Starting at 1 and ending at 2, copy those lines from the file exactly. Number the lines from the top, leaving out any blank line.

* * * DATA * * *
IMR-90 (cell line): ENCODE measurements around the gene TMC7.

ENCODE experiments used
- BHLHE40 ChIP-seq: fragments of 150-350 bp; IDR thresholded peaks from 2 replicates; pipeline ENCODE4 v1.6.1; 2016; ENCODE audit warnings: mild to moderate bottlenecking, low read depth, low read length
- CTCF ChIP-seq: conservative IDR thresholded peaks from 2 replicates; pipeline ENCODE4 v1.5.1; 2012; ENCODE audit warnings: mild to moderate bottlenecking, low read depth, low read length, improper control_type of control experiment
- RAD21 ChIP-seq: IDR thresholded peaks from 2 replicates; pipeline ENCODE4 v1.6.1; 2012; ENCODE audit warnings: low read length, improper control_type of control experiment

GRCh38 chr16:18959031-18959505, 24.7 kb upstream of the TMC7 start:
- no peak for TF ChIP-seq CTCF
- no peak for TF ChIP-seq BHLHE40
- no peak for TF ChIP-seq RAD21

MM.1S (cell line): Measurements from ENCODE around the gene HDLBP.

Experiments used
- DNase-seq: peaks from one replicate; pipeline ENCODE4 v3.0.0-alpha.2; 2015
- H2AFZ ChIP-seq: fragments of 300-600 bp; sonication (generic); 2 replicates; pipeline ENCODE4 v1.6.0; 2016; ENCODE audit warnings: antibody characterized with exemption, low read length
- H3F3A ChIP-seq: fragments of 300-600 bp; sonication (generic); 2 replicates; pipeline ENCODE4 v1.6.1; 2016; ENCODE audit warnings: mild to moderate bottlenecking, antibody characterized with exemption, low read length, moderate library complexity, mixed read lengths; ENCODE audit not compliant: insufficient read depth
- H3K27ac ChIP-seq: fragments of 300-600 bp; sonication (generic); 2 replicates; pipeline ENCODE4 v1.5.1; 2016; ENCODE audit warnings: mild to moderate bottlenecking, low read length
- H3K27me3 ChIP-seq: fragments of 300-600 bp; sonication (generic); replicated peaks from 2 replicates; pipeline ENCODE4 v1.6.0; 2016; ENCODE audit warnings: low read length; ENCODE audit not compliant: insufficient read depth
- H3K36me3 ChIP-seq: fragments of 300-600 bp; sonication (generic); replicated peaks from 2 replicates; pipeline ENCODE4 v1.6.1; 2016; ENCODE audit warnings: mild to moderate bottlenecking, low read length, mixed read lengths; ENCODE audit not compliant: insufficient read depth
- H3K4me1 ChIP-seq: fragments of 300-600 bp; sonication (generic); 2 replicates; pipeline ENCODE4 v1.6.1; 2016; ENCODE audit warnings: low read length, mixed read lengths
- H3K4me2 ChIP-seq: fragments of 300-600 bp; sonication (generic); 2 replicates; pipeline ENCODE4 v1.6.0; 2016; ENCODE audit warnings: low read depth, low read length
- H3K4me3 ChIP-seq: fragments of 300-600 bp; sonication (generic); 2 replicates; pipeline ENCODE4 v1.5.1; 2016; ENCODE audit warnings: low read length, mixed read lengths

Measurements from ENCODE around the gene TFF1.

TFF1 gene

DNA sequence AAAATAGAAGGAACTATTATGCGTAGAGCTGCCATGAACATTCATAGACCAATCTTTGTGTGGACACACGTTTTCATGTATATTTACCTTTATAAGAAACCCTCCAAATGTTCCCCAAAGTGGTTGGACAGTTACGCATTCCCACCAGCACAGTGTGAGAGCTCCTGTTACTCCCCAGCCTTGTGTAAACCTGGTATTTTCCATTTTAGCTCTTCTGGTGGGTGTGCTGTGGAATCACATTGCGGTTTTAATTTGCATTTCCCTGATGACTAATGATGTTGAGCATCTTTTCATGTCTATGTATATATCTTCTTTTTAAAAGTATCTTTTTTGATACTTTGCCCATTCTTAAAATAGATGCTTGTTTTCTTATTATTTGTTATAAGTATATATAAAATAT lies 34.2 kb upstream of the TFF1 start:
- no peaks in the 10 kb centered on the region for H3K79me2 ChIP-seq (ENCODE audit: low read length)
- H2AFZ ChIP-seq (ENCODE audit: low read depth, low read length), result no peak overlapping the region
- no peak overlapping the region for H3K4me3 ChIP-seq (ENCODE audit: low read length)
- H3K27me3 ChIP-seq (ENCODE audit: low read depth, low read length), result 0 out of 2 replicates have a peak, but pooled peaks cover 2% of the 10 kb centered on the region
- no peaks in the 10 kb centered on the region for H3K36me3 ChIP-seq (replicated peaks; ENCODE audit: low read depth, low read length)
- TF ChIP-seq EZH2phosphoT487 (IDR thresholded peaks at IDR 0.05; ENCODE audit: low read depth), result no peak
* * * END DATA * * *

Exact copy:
IMR-90 (cell line): ENCODE measurements around the gene TMC7.

ENCODE experiments used